Afghanistan Needs a Weaker President
Decentralizing power can be key to long-term peace.
As the Afghan and U.S. governments negotiate peace with the Taliban, Afghanistan is wrestling with an old issue; how much power should be in the hands of the national government versus provincial and city leaders? This is not a uniquely Afghan question, but it’s a particularly acute one in a country that has disintegrated into violence many times in recent decades. There are no easy answers to adjustments like this, but a civil conversation should take place among Afghan citizens, politicians, and officials about how best to share powers to ensure peace and security for Afghans.
Afghanistan is among the most highly centralized states in the world with an extremely strong presidency that has left little room for formal local structures to fill the vacuum. Yet, the center’s power, given the country’s remote provinces and poor infrastructure and institutions, has also been insufficient to control the country. Decentralization of current presidential powers should not be about breaking the country apart or causing partition. Instead, it should be a quest for practical solutions to endless violence. Putting too much power in one person’s hands can lead to injustices and inequalities in even the most stable nations. Decentralization, on the other hand, could produce more support for the national government and greater trust in provincial and local systems, allowing the Afghan people to take control of their own political destiny.
Since 1973, the Afghan state has been a kingdom, a republic, a people’s democratic republic, again a republic, an Islamic state, an Islamic emirate, an interim administration, a transitional Islamic state, and an Islamic republic, averaging a change of regime more frequently than once every six years. Nothing seems to have brought peace and stability—but all of these systems have shared an obsession with centralizing national power. Maybe it’s time to try something new.
The dilemma for both Afghanistan and for the international community is to transform the current situation into a more equitable merit-based system of administration that can best ensure no ethnic group will be able to dominate. The Soviet Union in the 1980s and the United States after the 2001 Afghan Bonn Conference both assumed that building a strong state would counter Islamist extremism and a robust central authority could take control of the country. This approach ended up making the situation worse because it ignored the importance of Afghanistan’s ethnonational sensitivities.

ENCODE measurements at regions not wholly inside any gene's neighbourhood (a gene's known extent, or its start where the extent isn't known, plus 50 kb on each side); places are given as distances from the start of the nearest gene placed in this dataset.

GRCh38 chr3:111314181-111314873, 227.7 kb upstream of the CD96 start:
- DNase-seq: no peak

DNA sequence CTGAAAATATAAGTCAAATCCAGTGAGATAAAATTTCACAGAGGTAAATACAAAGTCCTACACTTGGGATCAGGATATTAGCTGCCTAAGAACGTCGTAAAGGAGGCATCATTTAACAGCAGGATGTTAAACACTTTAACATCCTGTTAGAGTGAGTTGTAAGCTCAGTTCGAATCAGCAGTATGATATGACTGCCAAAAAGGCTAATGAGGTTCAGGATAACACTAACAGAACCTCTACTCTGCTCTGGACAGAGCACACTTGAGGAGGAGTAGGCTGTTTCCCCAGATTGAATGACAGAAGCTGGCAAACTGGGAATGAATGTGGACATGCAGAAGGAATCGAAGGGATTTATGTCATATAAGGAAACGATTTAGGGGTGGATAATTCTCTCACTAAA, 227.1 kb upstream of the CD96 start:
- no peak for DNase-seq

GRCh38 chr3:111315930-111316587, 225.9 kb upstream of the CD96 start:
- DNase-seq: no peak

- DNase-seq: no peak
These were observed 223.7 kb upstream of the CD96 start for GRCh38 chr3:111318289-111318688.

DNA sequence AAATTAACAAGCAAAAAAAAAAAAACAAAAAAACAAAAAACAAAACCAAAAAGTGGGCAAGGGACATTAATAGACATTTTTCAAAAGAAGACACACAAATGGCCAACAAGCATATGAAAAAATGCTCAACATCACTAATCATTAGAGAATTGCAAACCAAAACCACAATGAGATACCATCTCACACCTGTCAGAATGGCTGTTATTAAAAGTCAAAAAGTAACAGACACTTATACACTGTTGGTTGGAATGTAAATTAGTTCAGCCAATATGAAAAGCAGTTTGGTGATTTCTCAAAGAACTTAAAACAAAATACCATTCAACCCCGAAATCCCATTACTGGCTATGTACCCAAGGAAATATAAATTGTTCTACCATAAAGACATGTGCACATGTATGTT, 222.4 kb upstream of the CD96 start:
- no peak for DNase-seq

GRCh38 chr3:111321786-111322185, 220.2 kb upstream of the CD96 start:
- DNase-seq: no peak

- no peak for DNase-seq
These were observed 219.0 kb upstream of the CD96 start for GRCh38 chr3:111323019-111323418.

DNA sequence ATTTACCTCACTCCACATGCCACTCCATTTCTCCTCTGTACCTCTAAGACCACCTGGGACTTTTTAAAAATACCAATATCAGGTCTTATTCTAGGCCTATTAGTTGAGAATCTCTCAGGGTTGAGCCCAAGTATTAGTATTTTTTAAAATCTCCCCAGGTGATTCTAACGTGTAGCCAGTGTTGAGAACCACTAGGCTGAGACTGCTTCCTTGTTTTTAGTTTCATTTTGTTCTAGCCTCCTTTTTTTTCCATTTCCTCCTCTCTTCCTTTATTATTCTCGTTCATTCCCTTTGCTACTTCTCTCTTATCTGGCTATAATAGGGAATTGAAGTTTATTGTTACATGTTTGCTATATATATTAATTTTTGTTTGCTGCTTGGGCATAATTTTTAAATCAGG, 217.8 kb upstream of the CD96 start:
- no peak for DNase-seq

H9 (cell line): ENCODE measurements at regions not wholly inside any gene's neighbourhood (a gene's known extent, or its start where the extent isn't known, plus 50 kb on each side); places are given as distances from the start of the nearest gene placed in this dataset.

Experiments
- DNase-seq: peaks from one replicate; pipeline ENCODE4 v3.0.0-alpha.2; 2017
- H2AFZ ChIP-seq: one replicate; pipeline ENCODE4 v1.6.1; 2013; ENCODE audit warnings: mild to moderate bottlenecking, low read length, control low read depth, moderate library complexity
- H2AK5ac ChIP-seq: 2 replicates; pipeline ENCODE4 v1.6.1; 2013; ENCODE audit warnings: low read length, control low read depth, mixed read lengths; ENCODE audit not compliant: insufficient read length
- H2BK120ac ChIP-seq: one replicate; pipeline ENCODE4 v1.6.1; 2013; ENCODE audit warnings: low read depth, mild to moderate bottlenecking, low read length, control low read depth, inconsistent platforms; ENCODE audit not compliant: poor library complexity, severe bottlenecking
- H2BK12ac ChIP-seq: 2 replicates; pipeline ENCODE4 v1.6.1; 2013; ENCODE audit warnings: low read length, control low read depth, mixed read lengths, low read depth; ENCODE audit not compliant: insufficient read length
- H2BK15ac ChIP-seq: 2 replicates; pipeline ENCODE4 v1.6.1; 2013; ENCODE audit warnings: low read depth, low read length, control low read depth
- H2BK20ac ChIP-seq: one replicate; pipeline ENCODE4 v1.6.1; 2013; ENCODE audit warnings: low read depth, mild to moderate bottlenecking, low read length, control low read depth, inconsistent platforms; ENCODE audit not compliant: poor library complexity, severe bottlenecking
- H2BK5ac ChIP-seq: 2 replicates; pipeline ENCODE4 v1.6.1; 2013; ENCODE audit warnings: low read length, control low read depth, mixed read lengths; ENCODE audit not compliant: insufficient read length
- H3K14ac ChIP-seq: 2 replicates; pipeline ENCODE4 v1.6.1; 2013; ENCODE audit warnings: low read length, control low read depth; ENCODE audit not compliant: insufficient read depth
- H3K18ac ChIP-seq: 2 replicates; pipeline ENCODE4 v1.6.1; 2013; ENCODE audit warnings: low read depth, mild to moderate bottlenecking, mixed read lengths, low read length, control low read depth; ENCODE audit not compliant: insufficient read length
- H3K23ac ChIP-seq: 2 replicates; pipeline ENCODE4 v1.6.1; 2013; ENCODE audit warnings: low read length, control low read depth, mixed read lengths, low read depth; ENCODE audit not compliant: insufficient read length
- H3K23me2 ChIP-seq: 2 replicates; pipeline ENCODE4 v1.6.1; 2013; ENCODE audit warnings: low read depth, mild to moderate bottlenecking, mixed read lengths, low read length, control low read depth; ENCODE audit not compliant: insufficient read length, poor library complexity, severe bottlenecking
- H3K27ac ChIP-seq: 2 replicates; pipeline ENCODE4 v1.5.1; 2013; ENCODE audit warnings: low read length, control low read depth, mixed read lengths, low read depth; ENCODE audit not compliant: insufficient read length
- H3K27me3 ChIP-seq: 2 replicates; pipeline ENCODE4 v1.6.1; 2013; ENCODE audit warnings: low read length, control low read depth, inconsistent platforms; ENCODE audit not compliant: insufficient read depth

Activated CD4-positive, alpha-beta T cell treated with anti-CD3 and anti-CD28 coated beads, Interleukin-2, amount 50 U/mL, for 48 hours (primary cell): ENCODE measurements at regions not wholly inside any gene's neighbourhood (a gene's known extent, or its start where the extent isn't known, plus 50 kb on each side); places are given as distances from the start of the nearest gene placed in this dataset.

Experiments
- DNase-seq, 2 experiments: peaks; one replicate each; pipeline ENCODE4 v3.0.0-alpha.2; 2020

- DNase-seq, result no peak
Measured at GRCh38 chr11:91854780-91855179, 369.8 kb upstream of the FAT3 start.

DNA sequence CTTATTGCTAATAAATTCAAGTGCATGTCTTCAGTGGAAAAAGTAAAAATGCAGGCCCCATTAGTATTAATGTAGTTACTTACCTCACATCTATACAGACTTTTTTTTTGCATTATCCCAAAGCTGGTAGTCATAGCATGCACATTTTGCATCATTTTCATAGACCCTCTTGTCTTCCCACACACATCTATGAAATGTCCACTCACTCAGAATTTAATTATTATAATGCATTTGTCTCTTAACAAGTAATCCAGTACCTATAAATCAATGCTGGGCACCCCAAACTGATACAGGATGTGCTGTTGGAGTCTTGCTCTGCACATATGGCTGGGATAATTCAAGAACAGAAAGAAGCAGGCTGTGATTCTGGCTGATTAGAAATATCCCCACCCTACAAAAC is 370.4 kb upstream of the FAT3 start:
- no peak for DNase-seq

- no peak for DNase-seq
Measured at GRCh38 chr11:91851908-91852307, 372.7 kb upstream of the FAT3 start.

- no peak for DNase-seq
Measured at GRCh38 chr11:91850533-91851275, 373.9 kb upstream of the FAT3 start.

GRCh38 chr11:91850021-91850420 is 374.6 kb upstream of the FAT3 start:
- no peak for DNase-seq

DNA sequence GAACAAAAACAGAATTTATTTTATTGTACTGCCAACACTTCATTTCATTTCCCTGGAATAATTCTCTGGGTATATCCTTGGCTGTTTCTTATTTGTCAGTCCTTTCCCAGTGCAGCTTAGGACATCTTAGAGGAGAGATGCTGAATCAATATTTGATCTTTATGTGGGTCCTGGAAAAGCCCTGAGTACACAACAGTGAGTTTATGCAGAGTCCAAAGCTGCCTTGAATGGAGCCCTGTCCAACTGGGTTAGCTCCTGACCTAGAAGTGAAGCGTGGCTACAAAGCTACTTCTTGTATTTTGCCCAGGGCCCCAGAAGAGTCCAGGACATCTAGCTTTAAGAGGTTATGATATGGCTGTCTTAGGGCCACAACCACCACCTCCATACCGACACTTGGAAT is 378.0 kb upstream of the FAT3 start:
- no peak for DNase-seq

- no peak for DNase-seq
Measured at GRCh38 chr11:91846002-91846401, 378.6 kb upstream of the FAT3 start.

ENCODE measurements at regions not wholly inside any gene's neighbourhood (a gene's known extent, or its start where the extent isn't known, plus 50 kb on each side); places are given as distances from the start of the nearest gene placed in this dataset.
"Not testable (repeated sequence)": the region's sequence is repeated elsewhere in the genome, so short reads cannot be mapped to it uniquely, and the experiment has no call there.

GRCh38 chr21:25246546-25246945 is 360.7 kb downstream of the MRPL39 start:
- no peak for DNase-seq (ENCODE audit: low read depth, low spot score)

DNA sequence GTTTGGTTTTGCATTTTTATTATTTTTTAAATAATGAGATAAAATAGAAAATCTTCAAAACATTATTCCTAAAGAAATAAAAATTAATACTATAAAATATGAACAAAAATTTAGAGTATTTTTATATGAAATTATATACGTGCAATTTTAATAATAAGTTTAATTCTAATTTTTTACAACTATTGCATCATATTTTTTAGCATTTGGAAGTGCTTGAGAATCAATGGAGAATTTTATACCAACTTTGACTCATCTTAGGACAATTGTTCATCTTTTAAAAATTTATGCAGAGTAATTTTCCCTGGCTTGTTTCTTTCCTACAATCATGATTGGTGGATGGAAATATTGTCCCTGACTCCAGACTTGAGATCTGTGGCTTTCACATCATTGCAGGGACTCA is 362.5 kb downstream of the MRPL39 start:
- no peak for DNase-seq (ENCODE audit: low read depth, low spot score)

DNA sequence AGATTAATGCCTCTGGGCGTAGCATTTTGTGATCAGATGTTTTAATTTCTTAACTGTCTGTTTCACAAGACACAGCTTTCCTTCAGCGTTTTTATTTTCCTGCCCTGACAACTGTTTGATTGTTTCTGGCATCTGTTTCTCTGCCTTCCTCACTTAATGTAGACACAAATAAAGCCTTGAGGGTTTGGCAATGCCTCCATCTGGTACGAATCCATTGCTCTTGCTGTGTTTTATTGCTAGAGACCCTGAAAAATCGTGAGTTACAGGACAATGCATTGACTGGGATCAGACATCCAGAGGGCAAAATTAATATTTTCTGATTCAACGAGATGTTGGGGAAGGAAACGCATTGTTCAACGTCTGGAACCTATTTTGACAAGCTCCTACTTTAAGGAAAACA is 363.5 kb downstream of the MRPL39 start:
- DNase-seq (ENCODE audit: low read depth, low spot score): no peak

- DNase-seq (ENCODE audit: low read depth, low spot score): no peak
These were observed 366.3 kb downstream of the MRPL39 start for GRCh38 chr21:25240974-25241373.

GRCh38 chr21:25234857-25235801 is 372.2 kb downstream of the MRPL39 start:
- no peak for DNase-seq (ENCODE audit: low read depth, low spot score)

At present, the varied ethnic and tribal groups inside Afghanistan often see the country’s leaders as fundamentally alien. Even the smallest decisions by the government in the current system can lead to claims of abuse of power at the expense of individual groups.
The proponents of the unitary state worry the country’s unity and integrity could be at risk if any power was pushed down to the people. They argue the nation is too fragmented, state institutions are weak, and insecurity problems demand a strong, centralized government.
But the centralized system has already failed to deliver the services nearly 40 million people need. Maybe giving more power to citizens and more responsibility to local leaders can improve that—and at a minimum, it can make them more accountable to their constituents.
The 2004 Afghan Constitution invests the president with more powers than former Afghan kings had. Among them is the power to appoint all government officials, political and professional, from the cabinet to district levels. That includes provincial governors, some of the most powerful people in the country.
This extreme power opens any president up to charges of nepotism and ethnic favoritism. Democracy suffers when parties out of power feel only the president’s friends are getting rewarded and makes it easier for anti-government forces to charge the government with corruption.